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J Obstet Gynaecol. 2008 Jul;28(5):474-7. doi: 10.1080/01443610802083930.

Impact of Calman system and recent reforms on surgical training in gynaecology.

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West Wales General Hospital, Glangwili, UK.


Specialist training in the UK has been affected by changes in recent years aimed at a reduction in junior doctors' working hours to comply with employment regulations and the introduction of structured training with specified duration. The Calman reforms implemented in 1996 introduced a focussed system with defined competencies and a shorter training period. The previous system was based on experience gained in an apprentice-type setting with no defined duration of training. The European Working Time Directive (EWTD) regulates the number of working hours for junior doctors and aims for a 48-h working week by 2009. In the surgical disciplines a reduction in working hours and shorter duration of training could adversely affect the acquisition of operative skills. The concern among trainees and their trainers was that surgical exposure has been reduced and therefore trainees have limited surgical experience by the time they complete training. We conducted this study in a teaching district hospital to determine the effect of recent changes on gynaecological surgical training. We found that there was a 27% reduction in surgical activity between 1995 and 2005 from 3,789 to 2,781, whereas the number of trainees had increased by 67% from 6 to 10. The proportion of operative procedures performed by trainees decreased from 55% (2,078/3,789) in 1995 to 34% (951/2,781) in 2005 (p < 0.001). The average number of procedures performed by each trainee in 2005 was 95 compared with 346 in 1995, a 73% reduction (p < 0.001). Innovative approaches to surgical training in gynaecology are required to produce a competent surgeon in a shorter time, or the risk of future consultants having limited surgical experience will increase.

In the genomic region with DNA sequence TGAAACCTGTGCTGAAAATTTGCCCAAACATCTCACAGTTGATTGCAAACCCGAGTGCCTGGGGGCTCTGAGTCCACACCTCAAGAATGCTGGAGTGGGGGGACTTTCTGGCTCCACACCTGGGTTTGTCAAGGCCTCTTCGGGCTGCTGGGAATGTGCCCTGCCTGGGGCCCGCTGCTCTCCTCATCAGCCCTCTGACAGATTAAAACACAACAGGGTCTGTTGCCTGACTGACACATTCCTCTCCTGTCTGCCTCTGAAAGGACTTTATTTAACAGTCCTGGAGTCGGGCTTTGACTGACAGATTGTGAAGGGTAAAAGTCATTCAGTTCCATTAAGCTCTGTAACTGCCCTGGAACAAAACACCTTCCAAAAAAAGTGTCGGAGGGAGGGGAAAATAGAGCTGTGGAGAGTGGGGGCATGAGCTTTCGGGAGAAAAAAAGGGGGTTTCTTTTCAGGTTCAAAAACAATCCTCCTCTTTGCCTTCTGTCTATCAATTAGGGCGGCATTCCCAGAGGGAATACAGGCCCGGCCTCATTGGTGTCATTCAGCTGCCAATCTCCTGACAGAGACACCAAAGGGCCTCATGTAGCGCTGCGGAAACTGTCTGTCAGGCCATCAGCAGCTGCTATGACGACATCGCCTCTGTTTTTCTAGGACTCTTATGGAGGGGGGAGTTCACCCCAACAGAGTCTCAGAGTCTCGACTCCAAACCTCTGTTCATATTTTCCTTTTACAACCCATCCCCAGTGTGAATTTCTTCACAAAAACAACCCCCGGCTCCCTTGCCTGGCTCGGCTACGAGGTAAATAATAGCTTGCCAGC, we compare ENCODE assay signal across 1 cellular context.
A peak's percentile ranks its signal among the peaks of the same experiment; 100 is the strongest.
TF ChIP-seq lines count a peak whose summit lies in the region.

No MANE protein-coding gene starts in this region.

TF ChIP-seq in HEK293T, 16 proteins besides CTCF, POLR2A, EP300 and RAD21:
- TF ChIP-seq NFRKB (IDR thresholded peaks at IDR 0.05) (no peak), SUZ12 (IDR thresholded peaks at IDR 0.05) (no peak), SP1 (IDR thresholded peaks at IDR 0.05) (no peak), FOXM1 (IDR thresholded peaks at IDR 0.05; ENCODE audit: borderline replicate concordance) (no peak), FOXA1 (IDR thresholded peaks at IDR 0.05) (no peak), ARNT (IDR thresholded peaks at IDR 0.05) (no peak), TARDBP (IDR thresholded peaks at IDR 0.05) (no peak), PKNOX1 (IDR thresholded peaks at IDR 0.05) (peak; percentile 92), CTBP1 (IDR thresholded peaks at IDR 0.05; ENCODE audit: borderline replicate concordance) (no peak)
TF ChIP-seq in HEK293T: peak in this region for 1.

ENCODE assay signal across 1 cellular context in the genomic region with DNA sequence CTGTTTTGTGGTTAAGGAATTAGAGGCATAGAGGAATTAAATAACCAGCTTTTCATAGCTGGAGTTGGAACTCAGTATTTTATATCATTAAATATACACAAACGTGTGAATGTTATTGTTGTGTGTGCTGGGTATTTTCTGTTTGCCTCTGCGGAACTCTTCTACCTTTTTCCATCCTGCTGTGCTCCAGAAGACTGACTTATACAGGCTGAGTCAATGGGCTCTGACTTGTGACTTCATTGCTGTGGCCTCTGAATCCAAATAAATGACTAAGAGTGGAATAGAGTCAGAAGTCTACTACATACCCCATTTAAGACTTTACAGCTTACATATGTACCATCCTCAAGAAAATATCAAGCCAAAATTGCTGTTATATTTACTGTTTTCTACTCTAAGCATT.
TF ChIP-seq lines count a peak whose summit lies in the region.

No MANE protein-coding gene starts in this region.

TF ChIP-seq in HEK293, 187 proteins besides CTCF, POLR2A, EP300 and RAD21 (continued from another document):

[Indexed for MEDLINE]

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